There may be occasions when you want to give your warehouse users the discretion to edit some elements of the data received from the e-commerce platform. A typical example is the product weight; within the e-commerce platform the weight is often just the weight of the product, in the warehouse environment it’s more useful to know the combined weight of the product and its packaging. If your warehouse processes give users the ability to edit the product weights within the WMS, it’s important that your integration ensures that amended weights aren’t overwritten the next time an updated product definition is received from the e-commerce platform.
Significant differences between e-commerce and WMS platforms
The technical team that looks at the requirement from a warehousing perspective will be used to the concept of SKUs – these are the uniquely identified items that correspond with physical stock. However. this is not always the case for e-commerce platforms where it’s often possible to create a ‘parent’ product definition and then define different colour and size variants.
The integration you put in place needs to be able to distinguish between physical SKUs that you can drop on your foot and logical ones that don’t physically exist. This is because the WMS platform is only interested in physical SKUs.
Unless they’re being used within a 3PL environment, WMS platforms should be configured to ensure that product SKU codes and product barcodes are unique. The WMS platform will then ensure the same SKU code or barcode isn’t used for multiple products. This may not be the case in e-commerce platforms where it’s often possible to create multiple products with the same SKU or the same barcode value. It’s well worth running a few database queries to check your assumptions about the e-commerce database values before finalising your design.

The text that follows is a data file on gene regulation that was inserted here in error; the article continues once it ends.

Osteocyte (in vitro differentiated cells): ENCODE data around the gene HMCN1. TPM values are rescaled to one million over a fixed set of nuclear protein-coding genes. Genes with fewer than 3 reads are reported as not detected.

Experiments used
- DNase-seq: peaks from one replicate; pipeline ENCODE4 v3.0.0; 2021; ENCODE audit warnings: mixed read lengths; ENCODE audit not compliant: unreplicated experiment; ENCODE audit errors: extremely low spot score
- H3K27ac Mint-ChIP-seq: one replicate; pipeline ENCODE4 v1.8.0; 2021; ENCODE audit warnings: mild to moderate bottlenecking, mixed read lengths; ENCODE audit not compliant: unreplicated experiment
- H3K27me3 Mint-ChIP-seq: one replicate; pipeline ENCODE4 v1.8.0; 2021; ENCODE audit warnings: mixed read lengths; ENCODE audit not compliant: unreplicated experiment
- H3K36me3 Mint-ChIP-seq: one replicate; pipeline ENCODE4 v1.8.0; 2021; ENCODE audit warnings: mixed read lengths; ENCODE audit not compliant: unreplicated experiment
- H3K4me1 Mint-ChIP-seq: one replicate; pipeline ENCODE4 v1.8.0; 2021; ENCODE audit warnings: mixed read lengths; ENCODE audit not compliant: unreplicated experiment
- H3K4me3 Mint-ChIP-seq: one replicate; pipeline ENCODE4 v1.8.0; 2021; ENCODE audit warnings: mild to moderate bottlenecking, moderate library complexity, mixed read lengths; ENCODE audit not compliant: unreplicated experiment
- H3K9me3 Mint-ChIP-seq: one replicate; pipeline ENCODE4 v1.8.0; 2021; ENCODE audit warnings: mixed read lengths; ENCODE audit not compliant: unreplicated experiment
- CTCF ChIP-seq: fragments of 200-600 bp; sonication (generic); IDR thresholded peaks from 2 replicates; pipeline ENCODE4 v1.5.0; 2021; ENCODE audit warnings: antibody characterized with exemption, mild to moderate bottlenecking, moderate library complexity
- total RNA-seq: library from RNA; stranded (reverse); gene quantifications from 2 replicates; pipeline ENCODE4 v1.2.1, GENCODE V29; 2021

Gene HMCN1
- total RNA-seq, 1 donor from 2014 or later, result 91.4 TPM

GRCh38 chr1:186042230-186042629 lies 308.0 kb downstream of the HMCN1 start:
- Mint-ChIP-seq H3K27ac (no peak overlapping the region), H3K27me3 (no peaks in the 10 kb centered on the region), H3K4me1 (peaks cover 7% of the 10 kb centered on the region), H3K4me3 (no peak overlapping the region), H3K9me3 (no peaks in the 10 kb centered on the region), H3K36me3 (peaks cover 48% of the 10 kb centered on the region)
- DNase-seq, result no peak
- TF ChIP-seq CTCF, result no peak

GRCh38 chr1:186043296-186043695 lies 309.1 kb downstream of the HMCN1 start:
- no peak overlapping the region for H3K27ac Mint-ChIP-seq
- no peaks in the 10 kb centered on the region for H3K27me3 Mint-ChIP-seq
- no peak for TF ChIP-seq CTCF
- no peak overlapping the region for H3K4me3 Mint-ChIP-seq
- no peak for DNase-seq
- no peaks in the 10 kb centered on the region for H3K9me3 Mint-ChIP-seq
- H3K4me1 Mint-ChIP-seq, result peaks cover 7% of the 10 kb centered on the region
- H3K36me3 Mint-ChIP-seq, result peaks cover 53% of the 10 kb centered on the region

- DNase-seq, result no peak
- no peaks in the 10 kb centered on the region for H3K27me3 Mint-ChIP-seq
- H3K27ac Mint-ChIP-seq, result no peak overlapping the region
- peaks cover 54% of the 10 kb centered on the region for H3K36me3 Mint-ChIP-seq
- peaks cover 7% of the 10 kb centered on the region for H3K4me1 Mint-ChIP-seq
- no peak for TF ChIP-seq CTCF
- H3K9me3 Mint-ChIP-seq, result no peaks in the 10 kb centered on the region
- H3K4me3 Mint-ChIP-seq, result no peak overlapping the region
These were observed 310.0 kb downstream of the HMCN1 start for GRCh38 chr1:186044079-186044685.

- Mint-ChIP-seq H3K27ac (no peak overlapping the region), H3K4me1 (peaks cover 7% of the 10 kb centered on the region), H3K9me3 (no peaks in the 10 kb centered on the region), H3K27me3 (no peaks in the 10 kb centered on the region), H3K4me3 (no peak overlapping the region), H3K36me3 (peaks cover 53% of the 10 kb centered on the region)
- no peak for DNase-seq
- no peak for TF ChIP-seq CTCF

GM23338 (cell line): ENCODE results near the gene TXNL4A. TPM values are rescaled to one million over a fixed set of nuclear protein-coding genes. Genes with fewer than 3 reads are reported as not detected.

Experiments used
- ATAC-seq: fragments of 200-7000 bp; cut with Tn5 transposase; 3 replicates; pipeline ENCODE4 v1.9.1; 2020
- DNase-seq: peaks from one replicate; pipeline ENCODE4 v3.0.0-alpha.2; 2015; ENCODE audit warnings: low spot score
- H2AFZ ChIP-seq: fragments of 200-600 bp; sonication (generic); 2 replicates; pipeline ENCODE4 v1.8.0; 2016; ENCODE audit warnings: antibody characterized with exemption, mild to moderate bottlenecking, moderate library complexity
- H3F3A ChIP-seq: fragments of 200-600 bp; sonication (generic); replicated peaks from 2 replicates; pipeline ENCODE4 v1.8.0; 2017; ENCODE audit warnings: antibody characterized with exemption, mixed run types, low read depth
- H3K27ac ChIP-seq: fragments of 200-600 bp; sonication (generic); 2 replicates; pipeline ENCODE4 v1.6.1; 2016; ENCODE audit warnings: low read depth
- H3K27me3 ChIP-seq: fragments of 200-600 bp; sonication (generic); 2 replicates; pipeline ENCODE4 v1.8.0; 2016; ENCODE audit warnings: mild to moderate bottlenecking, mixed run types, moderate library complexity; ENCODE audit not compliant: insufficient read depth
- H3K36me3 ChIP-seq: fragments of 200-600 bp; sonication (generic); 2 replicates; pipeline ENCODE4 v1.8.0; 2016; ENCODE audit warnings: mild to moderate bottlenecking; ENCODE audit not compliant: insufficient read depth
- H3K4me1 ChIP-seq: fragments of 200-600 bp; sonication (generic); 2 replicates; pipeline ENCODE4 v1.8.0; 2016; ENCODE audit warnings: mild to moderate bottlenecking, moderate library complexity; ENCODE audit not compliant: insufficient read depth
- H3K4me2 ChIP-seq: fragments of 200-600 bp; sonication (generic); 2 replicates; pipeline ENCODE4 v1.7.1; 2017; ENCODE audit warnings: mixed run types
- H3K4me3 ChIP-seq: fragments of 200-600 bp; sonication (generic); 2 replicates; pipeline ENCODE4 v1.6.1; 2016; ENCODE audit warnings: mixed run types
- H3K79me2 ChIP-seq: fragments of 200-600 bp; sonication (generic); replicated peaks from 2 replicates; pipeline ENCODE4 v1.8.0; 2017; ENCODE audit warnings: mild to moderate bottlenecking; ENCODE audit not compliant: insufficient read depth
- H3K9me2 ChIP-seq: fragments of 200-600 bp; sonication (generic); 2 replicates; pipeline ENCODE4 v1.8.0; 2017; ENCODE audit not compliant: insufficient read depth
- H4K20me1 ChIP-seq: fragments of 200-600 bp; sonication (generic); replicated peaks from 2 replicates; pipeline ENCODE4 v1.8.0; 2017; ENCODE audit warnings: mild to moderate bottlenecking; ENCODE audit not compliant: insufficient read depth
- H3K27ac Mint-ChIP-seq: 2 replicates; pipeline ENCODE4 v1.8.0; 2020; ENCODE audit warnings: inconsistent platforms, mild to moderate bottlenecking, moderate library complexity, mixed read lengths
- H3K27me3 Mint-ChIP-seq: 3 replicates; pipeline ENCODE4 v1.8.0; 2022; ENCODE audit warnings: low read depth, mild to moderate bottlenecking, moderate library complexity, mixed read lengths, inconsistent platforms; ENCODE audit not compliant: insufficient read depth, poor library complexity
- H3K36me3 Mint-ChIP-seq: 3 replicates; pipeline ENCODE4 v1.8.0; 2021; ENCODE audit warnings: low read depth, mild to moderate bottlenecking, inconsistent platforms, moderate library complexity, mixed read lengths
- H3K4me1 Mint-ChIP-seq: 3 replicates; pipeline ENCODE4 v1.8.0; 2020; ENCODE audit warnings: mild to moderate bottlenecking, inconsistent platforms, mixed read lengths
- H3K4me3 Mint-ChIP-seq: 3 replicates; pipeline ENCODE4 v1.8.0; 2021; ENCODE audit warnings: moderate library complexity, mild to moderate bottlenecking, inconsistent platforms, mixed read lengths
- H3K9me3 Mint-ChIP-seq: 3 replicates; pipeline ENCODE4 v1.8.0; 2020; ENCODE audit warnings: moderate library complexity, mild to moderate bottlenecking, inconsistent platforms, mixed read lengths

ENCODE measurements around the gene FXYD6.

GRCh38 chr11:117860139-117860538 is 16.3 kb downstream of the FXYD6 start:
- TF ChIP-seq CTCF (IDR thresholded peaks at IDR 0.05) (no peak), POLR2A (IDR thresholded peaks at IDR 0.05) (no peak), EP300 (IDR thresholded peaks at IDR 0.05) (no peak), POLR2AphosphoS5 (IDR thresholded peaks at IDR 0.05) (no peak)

If you work in a sector where product ranges change quickly, it may be that only a small proportion of the product catalogue defined in the e-commerce platform is actually active. It’s worth considering whether old product definitions that will never be of interest to the WMS can be excluded and going forward, what mechanism can be used to retire old SKUs when they’re discontinued.
The basic dataflows that form part of most e-commerce platform and WMS integrations are:
- Sync the product catalogue.
- Allow the WMS to receive orders from the sales channel.
- Allow the sales channel to receive inventory levels from the WMS.
- Allow the sales channel to receive order updates from the WMS.